Sin is like a snare trap; an entangling web of deceit. The more we try to get out the more we get deeper into the mess. A child tells one lie. Then one lie becomes another. Then a web of lies fogs the memory of all truth. Sin piles up a growing trap of obstacles on our course. Sin snowballs. Sin catches us off guard. Sin infects the fellowship of believers. On our race sin becomes a weight on our backs.
Sin shows up in connection with the crosses we bear. Like the first disciples we get trapped into the game of “Who is the Best”. Pride catches us in the trap of being self-appointed martyrs, arguing over who has it the toughest, who has been working the hardest, who is most important to the team, who has the most gifts, who has the worst problems. This little game also turns into bragging rights on sin. Who of us was the biggest slob in college, who crossed the line the furthest with chemical abuse, who of us can us can tell the juiciest gossip. Sin so easily entangles us on our endurance race.
Carried by The Endurance of our Savior
The solution is right before our eyes: “Let us fix our eyes on Jesus, the author and perfecter of our faith, who for the joy set before him endured the cross scorning its shame.” This race is “marked out for us.” Our Savior runs ahead of us to win the race on our behalf; he treads out the path. Like the first one trampling through the snow so that others can follow behind, Jesus goes to the cross: the bear our sins for us! And the cross leads to the “throne of God.” Look up! Look ahead! Look to His cross when wanting to endure your own! There “we have redemption through his blood- the forgiveness of sins!” Colossians 1:14).
“Consider Jesus who endured such opposition from sinful, so that you will not grow weary and lose heart.” How else do we fix our eyes on Jesus, but by dutifully reviewing and learning his path? We follow him through the Gospel writers from his birth to his ascending into heaven.
That path is lined with the actions of sinful men. We know events of his crude cradle. We learned of the wicked king who murdered innocent children hoping that Jesus was one of them. We recall his homecoming trip to Nazareth where a mob of childhood faces hoped to cast him to the rocks below the city’s cliff. Every trip to the Holy City was a chess game with groups of leaders who resented him for various reasons, most them revolving around their own godless addictions to lies and jealousy. The plot for his death was not only done publically by his enemies, but planned out in secret by close friends.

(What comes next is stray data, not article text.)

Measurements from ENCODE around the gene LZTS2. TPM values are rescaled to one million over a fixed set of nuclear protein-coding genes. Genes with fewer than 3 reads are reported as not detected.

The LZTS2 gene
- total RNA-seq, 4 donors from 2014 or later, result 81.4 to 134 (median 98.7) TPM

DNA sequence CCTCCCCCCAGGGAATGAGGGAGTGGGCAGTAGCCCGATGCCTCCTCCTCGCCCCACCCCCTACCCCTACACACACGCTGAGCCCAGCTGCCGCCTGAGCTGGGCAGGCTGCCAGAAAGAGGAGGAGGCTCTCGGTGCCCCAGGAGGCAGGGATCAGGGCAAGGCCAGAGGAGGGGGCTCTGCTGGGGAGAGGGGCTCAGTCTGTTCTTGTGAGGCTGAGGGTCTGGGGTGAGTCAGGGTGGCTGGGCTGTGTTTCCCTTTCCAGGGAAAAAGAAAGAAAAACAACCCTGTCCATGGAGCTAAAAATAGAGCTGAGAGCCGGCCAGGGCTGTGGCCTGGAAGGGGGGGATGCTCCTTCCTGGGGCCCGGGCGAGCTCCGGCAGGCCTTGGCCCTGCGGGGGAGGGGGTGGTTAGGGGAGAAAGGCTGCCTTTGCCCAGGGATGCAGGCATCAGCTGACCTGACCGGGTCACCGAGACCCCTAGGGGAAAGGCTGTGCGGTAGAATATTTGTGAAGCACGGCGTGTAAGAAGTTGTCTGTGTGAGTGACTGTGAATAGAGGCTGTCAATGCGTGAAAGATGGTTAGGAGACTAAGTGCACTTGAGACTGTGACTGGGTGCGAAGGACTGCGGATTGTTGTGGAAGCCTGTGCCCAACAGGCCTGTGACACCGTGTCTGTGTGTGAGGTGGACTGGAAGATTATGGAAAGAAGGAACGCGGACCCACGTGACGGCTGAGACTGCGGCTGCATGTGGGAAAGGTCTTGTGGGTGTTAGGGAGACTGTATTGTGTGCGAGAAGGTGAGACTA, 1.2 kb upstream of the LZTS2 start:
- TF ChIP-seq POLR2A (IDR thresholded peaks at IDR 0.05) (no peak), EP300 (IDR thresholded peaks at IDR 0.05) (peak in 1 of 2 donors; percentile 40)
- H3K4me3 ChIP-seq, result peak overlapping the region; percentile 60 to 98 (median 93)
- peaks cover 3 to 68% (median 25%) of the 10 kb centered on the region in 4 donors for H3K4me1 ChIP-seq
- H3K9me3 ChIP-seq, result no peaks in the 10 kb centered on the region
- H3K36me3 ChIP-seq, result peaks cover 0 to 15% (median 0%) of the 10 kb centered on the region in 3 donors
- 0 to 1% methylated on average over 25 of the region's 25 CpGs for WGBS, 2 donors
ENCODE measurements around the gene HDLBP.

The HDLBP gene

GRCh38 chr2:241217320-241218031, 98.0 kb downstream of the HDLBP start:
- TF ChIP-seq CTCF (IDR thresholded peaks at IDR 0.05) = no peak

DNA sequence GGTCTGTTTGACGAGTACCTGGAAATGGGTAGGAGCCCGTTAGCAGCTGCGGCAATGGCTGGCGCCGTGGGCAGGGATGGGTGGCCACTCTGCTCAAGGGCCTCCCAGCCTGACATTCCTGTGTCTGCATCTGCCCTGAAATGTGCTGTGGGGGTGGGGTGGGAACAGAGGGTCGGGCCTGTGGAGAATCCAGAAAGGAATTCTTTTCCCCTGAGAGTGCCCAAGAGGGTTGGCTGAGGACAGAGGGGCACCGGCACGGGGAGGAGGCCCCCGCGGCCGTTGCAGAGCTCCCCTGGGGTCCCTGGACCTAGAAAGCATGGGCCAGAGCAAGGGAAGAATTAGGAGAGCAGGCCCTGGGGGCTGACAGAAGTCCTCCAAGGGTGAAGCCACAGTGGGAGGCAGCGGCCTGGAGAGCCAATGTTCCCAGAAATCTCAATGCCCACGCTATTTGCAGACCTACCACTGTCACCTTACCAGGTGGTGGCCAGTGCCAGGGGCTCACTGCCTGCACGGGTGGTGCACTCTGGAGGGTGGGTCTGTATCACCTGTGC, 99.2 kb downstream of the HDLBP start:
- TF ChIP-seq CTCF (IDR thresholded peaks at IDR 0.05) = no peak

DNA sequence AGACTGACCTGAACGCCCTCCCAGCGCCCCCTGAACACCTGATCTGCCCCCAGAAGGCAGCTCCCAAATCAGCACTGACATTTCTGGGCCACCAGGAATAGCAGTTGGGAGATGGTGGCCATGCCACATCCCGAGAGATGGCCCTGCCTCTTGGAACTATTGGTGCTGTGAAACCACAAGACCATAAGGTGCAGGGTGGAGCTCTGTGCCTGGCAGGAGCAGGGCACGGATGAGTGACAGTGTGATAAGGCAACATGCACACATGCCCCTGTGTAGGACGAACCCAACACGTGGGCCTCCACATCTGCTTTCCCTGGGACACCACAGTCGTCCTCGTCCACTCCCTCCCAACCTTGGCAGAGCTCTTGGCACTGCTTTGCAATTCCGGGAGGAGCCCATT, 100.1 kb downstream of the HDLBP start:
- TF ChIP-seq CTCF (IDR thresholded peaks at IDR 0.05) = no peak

The peak of his endurance began in Gethsemane. A motley crew dragged him from one kangaroo court to another, looking for blood and finding it every step of the way. They struck him, spit at him, broke the skin of his back, broke the skin of his temples, broke the skin of his hands and feet and pierced an innocent man to death. Not only did his enemies carry out their wicked plan, his friends abandoned him, and on top of his all his Father looked away!
He ran that race alone, to hell and back, to the throne on his Father. You, however do not run alone. You run and endure with a cloud of friends in Christ. You run redeemed in Christ. He helps us throw off the tangling web of sin by drowning those sins forever in our baptism. While we run we are being carried in the palm his nail pierced hands, hands pierced for our sins! The One who ran ahead of you, enduring its shame, stands in victory where we will all follow. Earth is a desert drear; Heaven is our home. Christianity is not a sprint to heaven. It is a marathon, an endurance race. In that race we humbly fix our eyes on Jesus so that we will never grow weary or lose heart!
Father, draw us to your Son; we with joy will follow on
Till the work of grace is done, there to live with you! (CW 436: 4) Amen.